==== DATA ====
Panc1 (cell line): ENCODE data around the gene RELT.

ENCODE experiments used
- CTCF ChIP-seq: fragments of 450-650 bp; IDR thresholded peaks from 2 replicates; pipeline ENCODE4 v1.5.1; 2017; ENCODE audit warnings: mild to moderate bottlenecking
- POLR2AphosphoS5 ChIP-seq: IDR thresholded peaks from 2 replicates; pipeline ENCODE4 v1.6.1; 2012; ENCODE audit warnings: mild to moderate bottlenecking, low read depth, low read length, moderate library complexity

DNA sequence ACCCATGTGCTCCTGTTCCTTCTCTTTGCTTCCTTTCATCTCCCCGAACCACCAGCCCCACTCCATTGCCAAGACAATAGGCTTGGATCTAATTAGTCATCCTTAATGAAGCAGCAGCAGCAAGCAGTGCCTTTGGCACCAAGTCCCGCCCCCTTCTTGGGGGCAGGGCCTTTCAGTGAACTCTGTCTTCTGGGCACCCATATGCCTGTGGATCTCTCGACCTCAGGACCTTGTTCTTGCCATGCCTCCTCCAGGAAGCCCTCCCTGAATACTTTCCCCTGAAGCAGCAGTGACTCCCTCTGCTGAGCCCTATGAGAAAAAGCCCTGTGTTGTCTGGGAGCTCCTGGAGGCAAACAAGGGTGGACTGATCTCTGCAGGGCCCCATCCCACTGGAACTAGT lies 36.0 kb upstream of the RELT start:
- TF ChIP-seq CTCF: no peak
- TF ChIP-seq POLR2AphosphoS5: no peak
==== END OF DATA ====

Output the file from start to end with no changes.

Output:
Panc1 (cell line): ENCODE data around the gene RELT.

ENCODE experiments used
- CTCF ChIP-seq: fragments of 450-650 bp; IDR thresholded peaks from 2 replicates; pipeline ENCODE4 v1.5.1; 2017; ENCODE audit warnings: mild to moderate bottlenecking
- POLR2AphosphoS5 ChIP-seq: IDR thresholded peaks from 2 replicates; pipeline ENCODE4 v1.6.1; 2012; ENCODE audit warnings: mild to moderate bottlenecking, low read depth, low read length, moderate library complexity

DNA sequence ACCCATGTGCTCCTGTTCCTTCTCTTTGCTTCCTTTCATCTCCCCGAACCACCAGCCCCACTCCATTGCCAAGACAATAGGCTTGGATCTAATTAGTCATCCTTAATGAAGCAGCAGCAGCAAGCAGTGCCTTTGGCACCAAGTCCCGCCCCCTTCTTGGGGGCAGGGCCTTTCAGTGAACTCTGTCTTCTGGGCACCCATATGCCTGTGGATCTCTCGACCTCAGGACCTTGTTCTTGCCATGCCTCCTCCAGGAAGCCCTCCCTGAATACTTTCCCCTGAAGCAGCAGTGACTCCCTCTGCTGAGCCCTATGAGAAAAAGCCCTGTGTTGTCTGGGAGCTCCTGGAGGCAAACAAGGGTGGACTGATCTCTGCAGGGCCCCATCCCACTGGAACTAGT lies 36.0 kb upstream of the RELT start:
- TF ChIP-seq CTCF: no peak
- TF ChIP-seq POLR2AphosphoS5: no peak